One by one, neighborhoods that once stood up to Chattanooga annexation are beginning to kowtow to the city.
Four areas that once fought annexation are now coming into the city through agreements. But the annexation fighters say that does not mean the battle is over because there are still other areas pushing back.
“The others we’ve got a good fight on,” said Bill Reesor, a board member for Hamilton County Residents Against Annexation. “We’re picking our battles.”
The City Council voted 7-2 Tuesday night to accept an area off Apison Pike and Old Lee Highway, which had fought to stay out of the city. Councilman Russell Gilbert and Councilwoman Deborah Scott voted against taking the area in.
City Attorney Mike McMahan said there could be more areas from the annexation fight ready to come into the city.
“We’re hoping for a couple more,” he said.
The stipulation for the Apison Pike area is that they will not formally come into the city until Dec. 31, 2012, and begin paying property tax on Jan. 1, 2013.
The city cut the same deal earlier this year on three commercial properties along Highway 58. Those properties will also come into the city on Dec. 31, 2012.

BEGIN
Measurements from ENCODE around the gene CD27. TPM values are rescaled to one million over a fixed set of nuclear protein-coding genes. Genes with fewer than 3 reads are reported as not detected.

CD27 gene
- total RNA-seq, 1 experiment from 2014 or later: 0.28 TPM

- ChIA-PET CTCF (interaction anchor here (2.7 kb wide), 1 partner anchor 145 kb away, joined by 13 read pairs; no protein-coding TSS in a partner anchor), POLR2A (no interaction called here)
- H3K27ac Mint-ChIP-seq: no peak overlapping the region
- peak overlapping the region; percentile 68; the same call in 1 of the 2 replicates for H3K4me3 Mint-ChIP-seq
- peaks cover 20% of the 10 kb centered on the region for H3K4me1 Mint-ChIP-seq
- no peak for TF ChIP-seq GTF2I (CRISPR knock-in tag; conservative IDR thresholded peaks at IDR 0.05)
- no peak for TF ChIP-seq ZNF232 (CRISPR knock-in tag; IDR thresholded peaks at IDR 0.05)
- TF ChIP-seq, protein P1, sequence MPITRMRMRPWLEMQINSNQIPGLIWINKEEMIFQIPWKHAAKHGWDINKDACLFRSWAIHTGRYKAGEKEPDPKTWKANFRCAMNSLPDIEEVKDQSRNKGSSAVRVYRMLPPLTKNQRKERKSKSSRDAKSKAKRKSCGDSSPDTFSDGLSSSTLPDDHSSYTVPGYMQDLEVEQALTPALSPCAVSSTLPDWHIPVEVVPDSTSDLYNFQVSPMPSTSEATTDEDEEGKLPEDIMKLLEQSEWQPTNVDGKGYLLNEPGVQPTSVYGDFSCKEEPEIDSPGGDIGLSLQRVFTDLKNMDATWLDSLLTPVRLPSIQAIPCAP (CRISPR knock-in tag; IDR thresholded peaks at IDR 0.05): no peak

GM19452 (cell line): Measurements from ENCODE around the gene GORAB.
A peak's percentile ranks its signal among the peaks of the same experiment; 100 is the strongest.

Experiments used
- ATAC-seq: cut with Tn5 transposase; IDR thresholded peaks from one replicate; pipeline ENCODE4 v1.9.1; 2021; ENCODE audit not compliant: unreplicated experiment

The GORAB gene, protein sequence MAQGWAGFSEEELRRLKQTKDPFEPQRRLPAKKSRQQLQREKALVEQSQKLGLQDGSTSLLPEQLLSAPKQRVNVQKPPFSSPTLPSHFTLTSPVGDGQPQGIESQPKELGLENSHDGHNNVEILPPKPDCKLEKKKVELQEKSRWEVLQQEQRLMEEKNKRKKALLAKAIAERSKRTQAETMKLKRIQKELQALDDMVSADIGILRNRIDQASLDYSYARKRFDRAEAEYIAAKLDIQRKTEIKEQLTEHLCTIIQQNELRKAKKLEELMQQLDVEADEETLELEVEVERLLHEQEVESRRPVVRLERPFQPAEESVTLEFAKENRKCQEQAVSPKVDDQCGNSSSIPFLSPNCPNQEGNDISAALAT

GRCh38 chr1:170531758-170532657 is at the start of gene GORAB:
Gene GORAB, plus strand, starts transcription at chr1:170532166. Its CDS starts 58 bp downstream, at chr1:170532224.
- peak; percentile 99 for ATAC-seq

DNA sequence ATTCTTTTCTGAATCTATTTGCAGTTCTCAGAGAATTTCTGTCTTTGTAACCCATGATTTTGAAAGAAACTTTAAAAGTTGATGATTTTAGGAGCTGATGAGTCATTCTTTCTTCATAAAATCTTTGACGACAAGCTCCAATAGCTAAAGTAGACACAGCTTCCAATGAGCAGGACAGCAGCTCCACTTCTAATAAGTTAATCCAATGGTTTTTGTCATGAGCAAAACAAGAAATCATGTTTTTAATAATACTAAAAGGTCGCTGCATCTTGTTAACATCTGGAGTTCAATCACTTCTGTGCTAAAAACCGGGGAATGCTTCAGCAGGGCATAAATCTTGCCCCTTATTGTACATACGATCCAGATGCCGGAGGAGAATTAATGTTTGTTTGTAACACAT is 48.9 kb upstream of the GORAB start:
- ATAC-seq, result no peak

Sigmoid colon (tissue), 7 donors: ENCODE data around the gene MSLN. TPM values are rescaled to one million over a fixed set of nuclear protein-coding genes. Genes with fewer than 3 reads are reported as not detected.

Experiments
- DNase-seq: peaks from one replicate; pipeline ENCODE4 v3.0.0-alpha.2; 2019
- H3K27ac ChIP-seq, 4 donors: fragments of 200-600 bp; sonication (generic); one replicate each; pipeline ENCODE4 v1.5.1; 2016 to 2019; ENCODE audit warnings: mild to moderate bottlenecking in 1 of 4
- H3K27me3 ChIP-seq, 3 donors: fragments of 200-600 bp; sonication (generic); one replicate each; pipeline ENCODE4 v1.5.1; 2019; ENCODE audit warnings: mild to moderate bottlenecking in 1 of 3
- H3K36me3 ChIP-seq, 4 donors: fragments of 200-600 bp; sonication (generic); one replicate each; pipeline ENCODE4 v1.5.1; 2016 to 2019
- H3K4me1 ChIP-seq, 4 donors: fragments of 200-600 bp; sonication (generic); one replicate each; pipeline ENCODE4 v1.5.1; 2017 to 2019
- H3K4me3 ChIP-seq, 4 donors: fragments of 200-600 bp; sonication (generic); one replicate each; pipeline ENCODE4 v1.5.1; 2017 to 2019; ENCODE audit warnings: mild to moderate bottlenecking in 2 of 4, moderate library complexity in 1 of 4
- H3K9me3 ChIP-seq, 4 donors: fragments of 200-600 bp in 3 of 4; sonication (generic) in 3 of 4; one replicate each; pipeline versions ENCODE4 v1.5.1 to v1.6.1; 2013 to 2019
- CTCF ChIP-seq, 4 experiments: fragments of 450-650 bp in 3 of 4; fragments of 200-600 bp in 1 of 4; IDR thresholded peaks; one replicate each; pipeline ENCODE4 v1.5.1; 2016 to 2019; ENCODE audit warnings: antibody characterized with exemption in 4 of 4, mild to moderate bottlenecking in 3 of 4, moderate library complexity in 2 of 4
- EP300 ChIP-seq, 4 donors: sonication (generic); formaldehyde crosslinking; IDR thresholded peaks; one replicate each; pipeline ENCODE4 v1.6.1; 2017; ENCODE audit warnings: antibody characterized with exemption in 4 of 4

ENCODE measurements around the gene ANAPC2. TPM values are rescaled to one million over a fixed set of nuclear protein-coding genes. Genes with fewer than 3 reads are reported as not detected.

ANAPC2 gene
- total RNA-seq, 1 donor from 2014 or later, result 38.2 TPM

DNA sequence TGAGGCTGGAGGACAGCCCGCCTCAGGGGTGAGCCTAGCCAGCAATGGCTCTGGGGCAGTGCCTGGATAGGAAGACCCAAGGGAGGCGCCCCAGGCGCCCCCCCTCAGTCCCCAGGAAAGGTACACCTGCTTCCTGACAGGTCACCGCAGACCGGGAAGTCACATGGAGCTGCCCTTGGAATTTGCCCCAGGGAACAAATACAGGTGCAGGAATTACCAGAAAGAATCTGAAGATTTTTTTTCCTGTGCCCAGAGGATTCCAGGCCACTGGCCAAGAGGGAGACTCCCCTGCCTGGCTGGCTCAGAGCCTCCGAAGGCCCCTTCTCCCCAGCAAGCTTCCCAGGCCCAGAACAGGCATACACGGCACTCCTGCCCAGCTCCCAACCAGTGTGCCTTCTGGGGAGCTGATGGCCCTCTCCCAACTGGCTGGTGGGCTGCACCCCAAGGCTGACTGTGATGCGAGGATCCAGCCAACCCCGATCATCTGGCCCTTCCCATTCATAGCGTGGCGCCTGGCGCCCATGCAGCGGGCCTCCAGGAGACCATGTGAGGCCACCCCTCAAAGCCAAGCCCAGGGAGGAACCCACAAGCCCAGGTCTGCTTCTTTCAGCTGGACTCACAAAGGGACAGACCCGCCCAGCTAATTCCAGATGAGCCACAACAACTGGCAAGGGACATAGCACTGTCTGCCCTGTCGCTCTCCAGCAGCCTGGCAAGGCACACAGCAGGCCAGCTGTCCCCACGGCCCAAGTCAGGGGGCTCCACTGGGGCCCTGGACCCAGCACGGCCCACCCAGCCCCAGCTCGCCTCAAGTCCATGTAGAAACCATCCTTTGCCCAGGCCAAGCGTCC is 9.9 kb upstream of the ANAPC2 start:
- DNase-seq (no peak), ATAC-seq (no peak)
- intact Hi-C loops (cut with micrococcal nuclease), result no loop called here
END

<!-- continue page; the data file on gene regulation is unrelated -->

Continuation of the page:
Chattanooga and the Hamilton County Residents Against Annexation began their fight two years ago when Chattanooga Mayor Ron Littlefield began annexing swaths east, west and north of the city.
Hamilton County Residents Against Annexation filed lawsuits on behalf of several property owners to stop the annexations.
Reesor said the four areas coming into the city over the last few months are because property owners grew tired of fighting, so they wanted to reach a settlement.
“The plaintiffs decided,” he said. “We didn’t.”
He said it’s possible residents in another area around Apison Pike and an area around Morris Hill Road could strike a deal to come into the city in the next few months.
But the annexation fighters plan on drawing a line in the sand after the next couple of settlements, Reesor said.
McMahan said this week he does not expect the anti-annexation group to roll over and there are several areas in Hixson scheduled for trial in the spring.
“I have no reason to believe the Hixson cases will settle,” he said. “The residents there are very adamant.”
Cliff has worked for the Times Free Press for five years and covers Chattanooga city government. He previously covered Rhea County, as well as transportation and growth and development in Southeast Tennessee. A native of Maryville, Tenn., Cliff graduated in 2003 from the University of Tennessee with a bachelor’s degree in communications with an emphasis on journalism. Before coming to Chattanooga, he was a crime reporter with Hernando Today, a supplement of The Tampa (Fla.) ...